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Cmdr. Evan Merlin | 'Out of the Darkness...'

Posted on Tue Jan 26th, 2021 @ 12:15pm by Commander Evan Merlin

Mission: A Distant Thunder
Location: Cold Station Theta
Timeline: SD 242101.26

Everything that needed to be done had been done. The CO of Cold Station Theta looked at his barren desk and let his mind wander. He had met Commodore Ivanova a handful of times, but she had never failed to impress him with her presence. Each of those encounters had left a lasting memory.

He stepped out of his office, nodded at the yeoman and entered the turbolift, choosing a destination at random – he and the turbolifts of the station still had an understanding, or so it seemed. He began to walk and let his mind wander and dwell upon those memories. Some made him smile, some made him frown. The Commodore during the masked ball on the station as the Snow Queen, the mysterious presence who had everyone wonder who it was. The frown was for the time that he had encountered someone he was sure was Ivanova's double. He had brought the matter to the Commodore herself, only to be met with a solid wall of denial.

The memory made him frown even deeper. Whoever that other person had been – and it *hadn't* been his imagination – she had to be still out there. For one moment he indulged in the fleeting fantasy that it was this unknown person who had crashed and that Ivanova was still alive, but he banished that with an angry wave with his hand. Of course it hadn't been her, she would've checked in the moment the news of her death broke. So – if the real Commodore was dead, and the fake one was still out there, then what? What would the implications of that be?

He shelved that thought. Too many unknown variables. Something to discuss with Commander Stacker at a later time, perhaps. His mind switched to a new track, while he kept walking through corridor after corridor like a ghost.

The most startling thing of all, the most shocking, was the abruptness with which all this had happened. There had been no chance of any farewell, no lingering goodbyes. Just one crude smash. Maybe systems had started to fail on reentry, leading to seconds or minutes of panic before the inevitable crash. Too swift in either case. One crash and into the great unknown.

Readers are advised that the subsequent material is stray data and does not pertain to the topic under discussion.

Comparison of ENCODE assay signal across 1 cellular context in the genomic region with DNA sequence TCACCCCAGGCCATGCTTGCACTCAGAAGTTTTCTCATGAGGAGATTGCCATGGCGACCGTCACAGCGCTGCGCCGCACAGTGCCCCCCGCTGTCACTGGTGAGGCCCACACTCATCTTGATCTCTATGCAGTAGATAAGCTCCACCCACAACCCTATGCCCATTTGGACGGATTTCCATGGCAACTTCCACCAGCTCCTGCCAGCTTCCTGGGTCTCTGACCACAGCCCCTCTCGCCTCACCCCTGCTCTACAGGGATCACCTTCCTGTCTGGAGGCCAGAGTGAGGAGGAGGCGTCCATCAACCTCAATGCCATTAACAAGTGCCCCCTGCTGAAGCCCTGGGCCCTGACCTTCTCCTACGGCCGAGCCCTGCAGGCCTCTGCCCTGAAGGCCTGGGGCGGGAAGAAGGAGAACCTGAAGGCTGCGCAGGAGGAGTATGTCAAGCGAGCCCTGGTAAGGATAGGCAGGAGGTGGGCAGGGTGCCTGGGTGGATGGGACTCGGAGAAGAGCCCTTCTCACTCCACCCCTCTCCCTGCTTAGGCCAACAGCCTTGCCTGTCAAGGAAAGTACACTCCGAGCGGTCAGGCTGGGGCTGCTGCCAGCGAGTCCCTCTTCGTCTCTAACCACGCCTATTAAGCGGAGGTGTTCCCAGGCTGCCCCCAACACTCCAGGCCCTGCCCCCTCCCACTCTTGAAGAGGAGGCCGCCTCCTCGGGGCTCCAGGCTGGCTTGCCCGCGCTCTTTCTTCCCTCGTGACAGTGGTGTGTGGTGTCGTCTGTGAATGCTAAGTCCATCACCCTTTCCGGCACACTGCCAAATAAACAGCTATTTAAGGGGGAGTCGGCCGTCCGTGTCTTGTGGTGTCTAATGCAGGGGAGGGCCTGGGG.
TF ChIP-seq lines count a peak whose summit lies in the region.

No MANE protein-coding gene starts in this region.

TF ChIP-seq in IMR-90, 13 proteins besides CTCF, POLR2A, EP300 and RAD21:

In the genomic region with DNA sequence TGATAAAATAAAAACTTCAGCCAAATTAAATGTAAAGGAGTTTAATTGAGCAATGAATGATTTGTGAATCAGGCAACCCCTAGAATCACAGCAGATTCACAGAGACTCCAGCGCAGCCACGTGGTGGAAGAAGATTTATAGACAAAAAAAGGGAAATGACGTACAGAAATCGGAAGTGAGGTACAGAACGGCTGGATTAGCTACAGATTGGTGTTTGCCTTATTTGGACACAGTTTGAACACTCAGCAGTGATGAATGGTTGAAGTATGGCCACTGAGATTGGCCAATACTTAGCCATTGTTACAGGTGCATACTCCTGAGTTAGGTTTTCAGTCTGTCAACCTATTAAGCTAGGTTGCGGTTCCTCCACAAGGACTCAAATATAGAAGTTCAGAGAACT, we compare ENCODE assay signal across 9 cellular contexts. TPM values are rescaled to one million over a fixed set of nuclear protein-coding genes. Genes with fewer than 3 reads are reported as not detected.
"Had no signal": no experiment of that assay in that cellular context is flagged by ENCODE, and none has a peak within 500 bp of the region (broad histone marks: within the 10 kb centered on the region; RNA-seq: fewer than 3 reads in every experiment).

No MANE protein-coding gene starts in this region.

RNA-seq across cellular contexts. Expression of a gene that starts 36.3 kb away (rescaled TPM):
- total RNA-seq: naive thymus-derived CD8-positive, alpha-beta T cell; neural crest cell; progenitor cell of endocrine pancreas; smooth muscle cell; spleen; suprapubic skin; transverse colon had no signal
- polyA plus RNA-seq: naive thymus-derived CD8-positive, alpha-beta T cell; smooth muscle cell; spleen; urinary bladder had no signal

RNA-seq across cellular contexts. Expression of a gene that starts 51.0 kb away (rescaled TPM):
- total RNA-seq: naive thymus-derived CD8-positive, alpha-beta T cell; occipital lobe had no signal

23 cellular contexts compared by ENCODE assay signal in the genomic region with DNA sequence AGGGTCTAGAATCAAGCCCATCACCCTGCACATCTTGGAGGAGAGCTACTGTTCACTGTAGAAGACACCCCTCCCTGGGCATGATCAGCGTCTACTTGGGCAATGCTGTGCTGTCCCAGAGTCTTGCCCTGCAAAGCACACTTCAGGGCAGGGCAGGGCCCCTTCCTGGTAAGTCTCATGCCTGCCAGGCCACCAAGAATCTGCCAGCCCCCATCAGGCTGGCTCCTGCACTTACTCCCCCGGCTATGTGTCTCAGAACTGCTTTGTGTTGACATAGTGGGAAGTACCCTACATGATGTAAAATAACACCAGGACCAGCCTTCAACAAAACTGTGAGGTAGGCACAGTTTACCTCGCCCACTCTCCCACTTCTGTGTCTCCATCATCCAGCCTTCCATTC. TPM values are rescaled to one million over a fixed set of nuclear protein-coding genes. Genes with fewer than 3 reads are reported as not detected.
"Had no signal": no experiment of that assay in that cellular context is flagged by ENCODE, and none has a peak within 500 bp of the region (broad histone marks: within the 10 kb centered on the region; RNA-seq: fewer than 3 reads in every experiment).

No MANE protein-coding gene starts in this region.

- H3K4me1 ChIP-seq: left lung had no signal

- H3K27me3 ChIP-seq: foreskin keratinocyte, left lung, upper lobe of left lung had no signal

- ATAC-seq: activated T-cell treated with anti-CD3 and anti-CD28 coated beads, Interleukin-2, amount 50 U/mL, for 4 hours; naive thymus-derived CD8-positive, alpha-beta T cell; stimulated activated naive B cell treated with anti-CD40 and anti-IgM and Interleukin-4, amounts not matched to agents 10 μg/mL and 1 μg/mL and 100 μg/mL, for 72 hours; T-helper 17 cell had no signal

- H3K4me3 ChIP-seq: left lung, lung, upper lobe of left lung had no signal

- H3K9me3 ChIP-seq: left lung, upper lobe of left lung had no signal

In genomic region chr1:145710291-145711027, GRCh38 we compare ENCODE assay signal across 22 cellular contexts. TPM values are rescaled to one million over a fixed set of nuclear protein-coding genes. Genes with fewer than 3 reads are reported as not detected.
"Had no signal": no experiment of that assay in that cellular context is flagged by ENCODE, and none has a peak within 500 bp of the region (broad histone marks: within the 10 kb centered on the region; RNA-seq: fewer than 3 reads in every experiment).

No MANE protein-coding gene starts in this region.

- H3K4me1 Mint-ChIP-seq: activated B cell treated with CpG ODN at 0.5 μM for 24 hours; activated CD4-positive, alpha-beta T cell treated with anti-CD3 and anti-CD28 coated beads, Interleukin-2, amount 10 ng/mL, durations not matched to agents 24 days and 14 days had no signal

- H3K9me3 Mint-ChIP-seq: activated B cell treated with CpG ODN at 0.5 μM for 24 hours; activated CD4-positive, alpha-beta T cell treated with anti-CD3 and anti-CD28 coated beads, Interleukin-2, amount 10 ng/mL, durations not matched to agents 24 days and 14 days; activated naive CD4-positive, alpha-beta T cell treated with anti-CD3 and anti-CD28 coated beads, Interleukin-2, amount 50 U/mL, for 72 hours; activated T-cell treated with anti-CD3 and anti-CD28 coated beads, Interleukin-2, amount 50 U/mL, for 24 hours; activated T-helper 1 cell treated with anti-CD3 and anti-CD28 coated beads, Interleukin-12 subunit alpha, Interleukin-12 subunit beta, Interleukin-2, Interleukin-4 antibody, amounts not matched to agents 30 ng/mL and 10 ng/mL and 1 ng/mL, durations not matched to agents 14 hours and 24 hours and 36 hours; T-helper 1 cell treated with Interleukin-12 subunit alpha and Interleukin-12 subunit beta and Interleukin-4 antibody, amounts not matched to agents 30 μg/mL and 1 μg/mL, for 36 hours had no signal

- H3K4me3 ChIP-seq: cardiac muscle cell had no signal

His hand strayed up, touched a thin scar on his chest. It was the only physical memory of the knife which had almost sent him 'into the great unknown'. The doctor had told him that in time, the scar would disappear entirely, leaving only the memory behind. Death could be like this: as sudden as a knife in the dark, a lightning strike, a shuttle hurling out of control and smashing into the unforgiving landscape below.

As endings went, it wouldn't be a bad way to go, he supposed. But for the loved ones who remained behind it was harsh. What if it had been someone he loved? What if he ever got such chilling news about Xue?

He sighed and his walk slowed. He hadn't heard from her in ages, not since she visited the station to deliver her son. Their son. Those precious few moments with her, with the three of them together, were all he had. Once or twice he had heard a whisper from the only unofficial contact between Starfleet and the Stenellian Empire, a short message along the lines of 'The Empress sends you her regards and lets you know all is well'.

It was in the nature of many people, across many races, to want to draw together when faced with grief and loss, to want to reach out to your loved ones. To feel the connection between yourself and the other, to reassure yourself that all of you are alive, still here, that you can hold them, touch them, whisper in their ears "I love you, I love you, I'm so glad you're here, you're here with me."

But those he loved were out of reach, so far out of reach. But, hopefully, safe. There was that, at least.

Another turn, and he abruptly found himself amidst a crowd, people chatting, laughing. He blinked, startled out of his thoughts. He found himself on the lowest level of the Promenade, with the enormous Christmas tree rising in the centre until it reached the top level. On a raised dais at the foot of the tree the choir just started to arrange itself.

He knew the news had spread here, too. Amidst the chatter he heard fragments of conversations, and more than once he heard 'Commodore Ivanova' in various tones of shock or sadness. But tonight people didn't want to dwell on grief or loss, only on the celebration of life and the return of the light.

Slowly silence fell. The lights dimmed, leaving only the choir dressed in red and silver in the light. Their voices rose, lifted by a haunting melody. Out of the darkness, into the light… The public listened, silently, and united by the music they drew together, became, for this moment at least, as one.


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